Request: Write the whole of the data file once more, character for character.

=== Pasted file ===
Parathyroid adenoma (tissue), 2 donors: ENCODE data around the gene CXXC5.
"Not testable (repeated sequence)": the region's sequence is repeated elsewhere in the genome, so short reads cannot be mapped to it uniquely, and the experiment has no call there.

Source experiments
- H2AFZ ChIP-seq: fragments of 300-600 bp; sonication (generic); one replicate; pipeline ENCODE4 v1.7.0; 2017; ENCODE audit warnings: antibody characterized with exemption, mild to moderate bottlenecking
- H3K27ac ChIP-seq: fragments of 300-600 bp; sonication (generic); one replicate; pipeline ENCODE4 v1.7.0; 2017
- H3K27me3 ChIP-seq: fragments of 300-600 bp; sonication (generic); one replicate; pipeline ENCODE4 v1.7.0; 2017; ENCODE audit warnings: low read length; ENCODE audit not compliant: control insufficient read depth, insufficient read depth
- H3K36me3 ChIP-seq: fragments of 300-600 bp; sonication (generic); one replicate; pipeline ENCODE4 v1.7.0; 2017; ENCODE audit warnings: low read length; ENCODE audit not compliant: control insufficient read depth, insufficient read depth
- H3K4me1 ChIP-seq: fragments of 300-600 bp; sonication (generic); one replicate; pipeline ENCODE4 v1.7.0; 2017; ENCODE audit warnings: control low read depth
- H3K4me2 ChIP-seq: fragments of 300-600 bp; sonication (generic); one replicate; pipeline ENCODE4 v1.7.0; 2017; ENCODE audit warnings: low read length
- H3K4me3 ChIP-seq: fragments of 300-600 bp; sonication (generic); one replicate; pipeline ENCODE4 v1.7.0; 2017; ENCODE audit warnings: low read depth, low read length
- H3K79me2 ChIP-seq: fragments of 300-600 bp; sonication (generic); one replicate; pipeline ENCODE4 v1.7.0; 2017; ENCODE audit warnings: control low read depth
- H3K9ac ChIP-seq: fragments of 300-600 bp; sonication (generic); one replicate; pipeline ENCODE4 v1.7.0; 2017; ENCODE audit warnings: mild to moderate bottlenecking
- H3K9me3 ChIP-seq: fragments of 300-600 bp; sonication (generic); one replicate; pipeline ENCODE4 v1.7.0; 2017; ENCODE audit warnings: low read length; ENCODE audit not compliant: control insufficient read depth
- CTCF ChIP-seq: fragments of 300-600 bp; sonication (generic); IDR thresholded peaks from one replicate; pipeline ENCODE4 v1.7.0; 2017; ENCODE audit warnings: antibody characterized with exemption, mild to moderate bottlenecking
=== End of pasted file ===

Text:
Parathyroid adenoma (tissue), 2 donors: ENCODE data around the gene CXXC5.
"Not testable (repeated sequence)": the region's sequence is repeated elsewhere in the genome, so short reads cannot be mapped to it uniquely, and the experiment has no call there.

Source experiments
- H2AFZ ChIP-seq: fragments of 300-600 bp; sonication (generic); one replicate; pipeline ENCODE4 v1.7.0; 2017; ENCODE audit warnings: antibody characterized with exemption, mild to moderate bottlenecking
- H3K27ac ChIP-seq: fragments of 300-600 bp; sonication (generic); one replicate; pipeline ENCODE4 v1.7.0; 2017
- H3K27me3 ChIP-seq: fragments of 300-600 bp; sonication (generic); one replicate; pipeline ENCODE4 v1.7.0; 2017; ENCODE audit warnings: low read length; ENCODE audit not compliant: control insufficient read depth, insufficient read depth
- H3K36me3 ChIP-seq: fragments of 300-600 bp; sonication (generic); one replicate; pipeline ENCODE4 v1.7.0; 2017; ENCODE audit warnings: low read length; ENCODE audit not compliant: control insufficient read depth, insufficient read depth
- H3K4me1 ChIP-seq: fragments of 300-600 bp; sonication (generic); one replicate; pipeline ENCODE4 v1.7.0; 2017; ENCODE audit warnings: control low read depth
- H3K4me2 ChIP-seq: fragments of 300-600 bp; sonication (generic); one replicate; pipeline ENCODE4 v1.7.0; 2017; ENCODE audit warnings: low read length
- H3K4me3 ChIP-seq: fragments of 300-600 bp; sonication (generic); one replicate; pipeline ENCODE4 v1.7.0; 2017; ENCODE audit warnings: low read depth, low read length
- H3K79me2 ChIP-seq: fragments of 300-600 bp; sonication (generic); one replicate; pipeline ENCODE4 v1.7.0; 2017; ENCODE audit warnings: control low read depth
- H3K9ac ChIP-seq: fragments of 300-600 bp; sonication (generic); one replicate; pipeline ENCODE4 v1.7.0; 2017; ENCODE audit warnings: mild to moderate bottlenecking
- H3K9me3 ChIP-seq: fragments of 300-600 bp; sonication (generic); one replicate; pipeline ENCODE4 v1.7.0; 2017; ENCODE audit warnings: low read length; ENCODE audit not compliant: control insufficient read depth
- CTCF ChIP-seq: fragments of 300-600 bp; sonication (generic); IDR thresholded peaks from one replicate; pipeline ENCODE4 v1.7.0; 2017; ENCODE audit warnings: antibody characterized with exemption, mild to moderate bottlenecking